RBPC, which is put on by the Rice Alliance for Technology and Entrepreneurship, took place Tuesday, April 6, to Friday, April 9 this year. Just like 2020, RBPC was virtually held. The competition announced the 54 participating startups last month, and coordinated the annual elevator pitches, a semi-finals round, wildcard round and live final pitches. The contestants also received virtual networking and mentoring.

Earlier this week, Rice Alliance announced the seven student-led startups that then competed in the finals. From this pack, the judges awarded the top prizes. Here's how the finalists placed and what won:

  • SwiftSku from Auburn University, point of sales technology for convenience stores that allows for real time analytics, won first place and claimed the $350,000 grand prize from Goose Capital. The company also won the $50,000 Business Angel Minority Association Prize, the $500 Best Digital Elevator Pitch Prize from Mercury Fund, and the $500 Third Place Anbarci Family People's Choice prize, bringing the company's grand total in cash and investment prizes to $401,000. The company also won the CFO Consulting Prize, a $25,000 in-kind award.
  • AgZen from the Massachusetts Institute of Technology, a pesticide alternative spray and formulation technology company, won the second place $100,000 investment prize (awarded by Finger Interests, Anderson Family Fund, Greg Novak, and Tracy Druce). The startup also won a $300,000 Owl Investment Prize, the $100,000 Houston Angel Network Prize, the $500 Best Energy Elevator Pitch Prize from Mercury Fund, and the $1,500 Third Place Anbarci Family People's Choice prize, bringing the company's grand total in cash and investment prizes to $502,000. The company also won the $30,000 in-kind Polsinelli Energy Prize.
  • FibreCoat GmbH from RWTH Aachen University, a startup with patented spinning technology for the production of inexpensive high-performance composite fibers, won the third place $50,000 investment prize (also awarded by Finger Interests, Anderson Family Fund, Greg Novak, and Tracy Druce). The company also won the $100,000 TiE Houston Angels Prize and the $500 Best Hard Tech Elevator Pitch Prize from Mercury Fund, bringing the company's grand total in cash and investment prizes to $150,500.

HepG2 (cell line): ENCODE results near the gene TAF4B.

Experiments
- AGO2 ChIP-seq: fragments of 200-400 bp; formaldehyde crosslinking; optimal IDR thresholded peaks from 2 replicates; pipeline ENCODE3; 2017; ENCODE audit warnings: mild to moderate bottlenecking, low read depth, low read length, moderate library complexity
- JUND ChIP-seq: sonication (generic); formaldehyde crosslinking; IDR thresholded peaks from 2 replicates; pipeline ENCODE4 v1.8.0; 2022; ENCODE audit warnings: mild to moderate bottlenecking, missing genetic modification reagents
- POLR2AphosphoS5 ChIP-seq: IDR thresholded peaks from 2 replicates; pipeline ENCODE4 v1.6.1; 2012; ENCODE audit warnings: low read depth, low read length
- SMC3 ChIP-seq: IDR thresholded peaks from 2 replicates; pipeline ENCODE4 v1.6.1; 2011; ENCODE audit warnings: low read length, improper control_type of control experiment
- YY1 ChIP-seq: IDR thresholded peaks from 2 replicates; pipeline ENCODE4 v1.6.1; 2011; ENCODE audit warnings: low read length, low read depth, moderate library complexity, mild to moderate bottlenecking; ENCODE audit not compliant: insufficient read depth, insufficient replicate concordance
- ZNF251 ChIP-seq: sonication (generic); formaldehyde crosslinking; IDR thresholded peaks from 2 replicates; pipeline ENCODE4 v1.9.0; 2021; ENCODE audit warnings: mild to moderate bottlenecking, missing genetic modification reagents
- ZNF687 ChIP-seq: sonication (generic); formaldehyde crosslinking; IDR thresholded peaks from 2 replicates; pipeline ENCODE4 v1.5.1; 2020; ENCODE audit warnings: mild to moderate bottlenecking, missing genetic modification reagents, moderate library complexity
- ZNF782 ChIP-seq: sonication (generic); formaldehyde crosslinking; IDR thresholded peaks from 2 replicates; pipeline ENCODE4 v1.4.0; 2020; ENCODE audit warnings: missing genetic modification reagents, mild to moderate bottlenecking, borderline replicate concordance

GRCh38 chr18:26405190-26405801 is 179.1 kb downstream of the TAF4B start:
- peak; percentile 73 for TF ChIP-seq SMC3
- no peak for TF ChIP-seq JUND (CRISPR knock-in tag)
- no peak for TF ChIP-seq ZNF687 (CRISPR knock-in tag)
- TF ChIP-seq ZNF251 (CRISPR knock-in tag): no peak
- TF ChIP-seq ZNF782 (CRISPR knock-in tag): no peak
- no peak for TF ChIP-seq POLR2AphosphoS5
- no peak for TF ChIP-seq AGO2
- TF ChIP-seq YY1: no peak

• Candelytics from Harvard University, a startup building the digital infrastructure for 3-D data, won the fourth place $5,000 prize.
  • OYA FEMTECH Apparel from UCLA, an athletic wear company that designs feminine health-focused clothing, won the fifth place $5,000 prize. The company also won the $5,000 Eagle Investors Prize, the $25,000 Urban Capital Network Prize, and the $1,000 Second Place Anbarci Family People's Choice prize, bringing the company's grand total in cash and investment prizes to $36,000.
  • LFAnt Medical from McGill University , an innovative and tech-backed STI testing company, won the sixth place $5,000 prize and the $20,000 Johnson and Johnson Innovation Prize, bringing the company's grand total in cash and investment prizes to $25,000.
  • SimpL from the University of Pittsburgh, an AI-backed fitness software company, won the seventh place $5,000 prize. The company also won the $25,000 Spirit of Entrepreneurship Prize from the Pearland Economic Development Corp., bringing the company's grand total in cash and investment prizes to $30,000.

Some of the competition's participating startups outside of the seven finalists won monetary and in-kind prizes. Here's a list of those.

  • Mercury Fund's Elevator Pitch Prizes also included:
    • Best Life Science $500 Prize to Blue Comet Medical Solutions from Northwestern University
    • Best Consumer $500 Prize to EasyFlo from the University of New Mexico
    • Best Overall $1,000 prize to Anthro Energy from Stanford University
  • The Palo Alto Software Outstanding LivePlan Pitch $3,000 Prize went to LiRA Inc. from the University of North Carolina at Chapel Hill
  • The OFW Law FDA Regulatory Strategy Prize, a $20,000 in-kind award went to Paldara Inc. from Oklahoma State University.
  • The Silver Fox Mentoring Prize, which included $20,000 in kind prizes to three winners selected Ai-Ris from Texas A&M University, BruxAway from the University of Texas, and Karkinex from Rice University as recipients.
  • The first, second, and third place winners also each received the legal service prize from Baker Botts for a total of $20,000 in-kind award.
  • The Courageous Women Entrepreneurship Prize from nCourage — a $50,000 investment prize — went to Shelly Xu Design from Harvard University.
  • The SWPDC Pediatric Device Prize — usually a $50,000 investment divided its prize to two winners to receive $25,000 each
    • Blue Comet Medical Solutions from Northwestern University
    • Neurava from Purdue University
  • TMC Innovation Healthcare Prize awarded a $100,000 investment prize and admission into its accelerator to ArchGuard from Duke University
  • The Artemis Fund awarded its $100,000 investment prize to Kit Switch from Stanford University
The awards program concluded with a plan to host the 22nd annual awards in 2022 in person.

If you missed the virtual programming, each event was hosted live on YouTube and the videos are now available on the Rice Alliance's page.